I needed to know all of this before I began designing Kenny’s world. His environment had to be an extension of him. It is steeped in nature and natural forms with hints of human elements added. I wanted the house to be so comfy you couldn’t wait to go and visit.
And I wanted the town to be an evolution of that. So I explored the building design of Kenny’s house and grew it into a small little bustling village – much like the main street in Amherst. Here’s one of the finished images from the book:
…now I’m hungry for corn and asparagus…and ice cream.
TO INK OR NOT TO INK?
Because Kenny and the Dragon is aimed for the same age reader as Spiderwick, I wanted to make a conscious effort to give it its own identity. To that end, my editor suggested illustrating the book in halftone pencil drawings versus the ink drawings that I’ve done for the Spiderwick books.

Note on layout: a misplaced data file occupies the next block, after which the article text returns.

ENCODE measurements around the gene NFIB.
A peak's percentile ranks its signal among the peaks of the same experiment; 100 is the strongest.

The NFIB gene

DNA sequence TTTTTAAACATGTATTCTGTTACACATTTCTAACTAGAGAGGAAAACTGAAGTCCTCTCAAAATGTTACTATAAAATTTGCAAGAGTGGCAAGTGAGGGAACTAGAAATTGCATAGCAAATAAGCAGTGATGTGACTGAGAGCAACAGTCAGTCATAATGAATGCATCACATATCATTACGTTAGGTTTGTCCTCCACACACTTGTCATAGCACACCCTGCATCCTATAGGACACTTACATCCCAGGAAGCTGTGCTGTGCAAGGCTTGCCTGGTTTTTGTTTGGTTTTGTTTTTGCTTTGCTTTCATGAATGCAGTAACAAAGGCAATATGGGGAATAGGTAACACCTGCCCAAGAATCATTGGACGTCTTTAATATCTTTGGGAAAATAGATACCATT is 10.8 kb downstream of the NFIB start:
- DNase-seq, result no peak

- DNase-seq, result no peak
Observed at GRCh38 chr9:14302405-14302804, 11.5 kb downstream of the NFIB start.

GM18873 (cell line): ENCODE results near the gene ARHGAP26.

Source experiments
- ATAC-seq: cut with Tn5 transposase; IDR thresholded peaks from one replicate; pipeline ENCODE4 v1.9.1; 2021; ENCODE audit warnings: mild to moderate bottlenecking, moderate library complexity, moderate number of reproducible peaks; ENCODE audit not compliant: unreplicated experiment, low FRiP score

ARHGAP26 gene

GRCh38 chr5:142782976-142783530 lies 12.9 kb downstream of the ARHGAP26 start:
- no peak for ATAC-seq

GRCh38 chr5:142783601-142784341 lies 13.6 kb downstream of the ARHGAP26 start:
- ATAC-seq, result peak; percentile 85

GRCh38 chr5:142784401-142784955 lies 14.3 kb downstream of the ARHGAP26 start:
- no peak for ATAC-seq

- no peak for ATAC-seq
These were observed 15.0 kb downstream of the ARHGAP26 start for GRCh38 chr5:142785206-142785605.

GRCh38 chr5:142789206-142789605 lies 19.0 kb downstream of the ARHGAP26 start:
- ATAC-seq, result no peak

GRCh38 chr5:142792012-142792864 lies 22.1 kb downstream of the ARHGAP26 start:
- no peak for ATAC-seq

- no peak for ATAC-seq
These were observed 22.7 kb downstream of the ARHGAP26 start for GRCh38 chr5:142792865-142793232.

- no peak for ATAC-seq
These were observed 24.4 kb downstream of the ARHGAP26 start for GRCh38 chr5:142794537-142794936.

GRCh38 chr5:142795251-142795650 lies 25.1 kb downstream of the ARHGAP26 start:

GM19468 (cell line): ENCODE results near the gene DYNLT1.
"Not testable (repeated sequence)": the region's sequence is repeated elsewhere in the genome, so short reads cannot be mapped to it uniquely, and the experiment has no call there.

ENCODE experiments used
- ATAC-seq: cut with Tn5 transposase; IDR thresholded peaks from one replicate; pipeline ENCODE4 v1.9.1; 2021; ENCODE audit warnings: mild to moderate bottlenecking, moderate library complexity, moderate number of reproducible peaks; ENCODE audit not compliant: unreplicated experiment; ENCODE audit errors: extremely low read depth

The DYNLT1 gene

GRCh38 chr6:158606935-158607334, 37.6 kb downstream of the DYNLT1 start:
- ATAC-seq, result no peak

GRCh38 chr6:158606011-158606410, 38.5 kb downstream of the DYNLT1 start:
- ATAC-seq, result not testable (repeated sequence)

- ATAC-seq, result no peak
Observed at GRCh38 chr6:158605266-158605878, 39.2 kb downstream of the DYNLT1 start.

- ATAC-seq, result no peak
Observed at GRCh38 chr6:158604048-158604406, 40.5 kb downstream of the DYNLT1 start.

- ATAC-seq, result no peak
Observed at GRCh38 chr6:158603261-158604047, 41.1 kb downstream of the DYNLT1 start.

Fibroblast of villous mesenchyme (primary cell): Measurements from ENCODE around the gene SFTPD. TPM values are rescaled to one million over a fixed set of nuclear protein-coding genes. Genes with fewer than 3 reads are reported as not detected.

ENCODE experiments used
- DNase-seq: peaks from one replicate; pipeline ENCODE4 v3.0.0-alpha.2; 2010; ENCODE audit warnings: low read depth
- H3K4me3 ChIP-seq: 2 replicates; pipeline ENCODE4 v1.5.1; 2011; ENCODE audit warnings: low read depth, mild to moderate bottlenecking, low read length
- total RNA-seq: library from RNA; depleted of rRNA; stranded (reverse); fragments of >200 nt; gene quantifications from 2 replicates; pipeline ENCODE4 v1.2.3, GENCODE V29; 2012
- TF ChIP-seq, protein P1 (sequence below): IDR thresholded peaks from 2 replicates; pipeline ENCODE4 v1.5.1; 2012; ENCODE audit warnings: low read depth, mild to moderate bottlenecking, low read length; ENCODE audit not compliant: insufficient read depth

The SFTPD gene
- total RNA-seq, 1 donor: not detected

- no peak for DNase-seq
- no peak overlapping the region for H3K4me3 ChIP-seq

Since I am captivated by the work of sketchy-type artists (like Peter DeSeve and Heinrich Kley), and curious about that initial doodle that comes straight from the mind, I was excited about this approach. So, for the initial book layout, I did quite visualized and detailed sketches – more so than the loose gestural stuff that I do for a Spiderwick book.
Then, after we (“we” being myself, the editor, and art director) agreed on the sketch (and its success when dropped in with its adjoining text), I’d go back into it and tighten it up here-and-there until it was completed.
I liked the softness of the sketch. I felt it perfectly suited the tone of the story and, with the text, would make great page-spreads. But when I got the initial layouts for the book, many of the images seemed grey and ghostlike – and not integrating at all with the wonderful black type. Uh-oh.
Sure, I could bump up the contrast, but doing so would burn out some of the halftone that I was working hard to maintain. I assumed the only way the art would have equal presence was to ink it. So, despite my instinct, I went ahead and inked up a piece.
That didn’t work for me either. One of my mantras is always “to push the boundries” both story-wise and artistically – I feel it is the only way I’ll grow expressively. Inking my next non-Spiderwick chapter book seemed like a sideways move artistically more than a forward step. So I was creatively stuck. Then I thought of John Tenniel.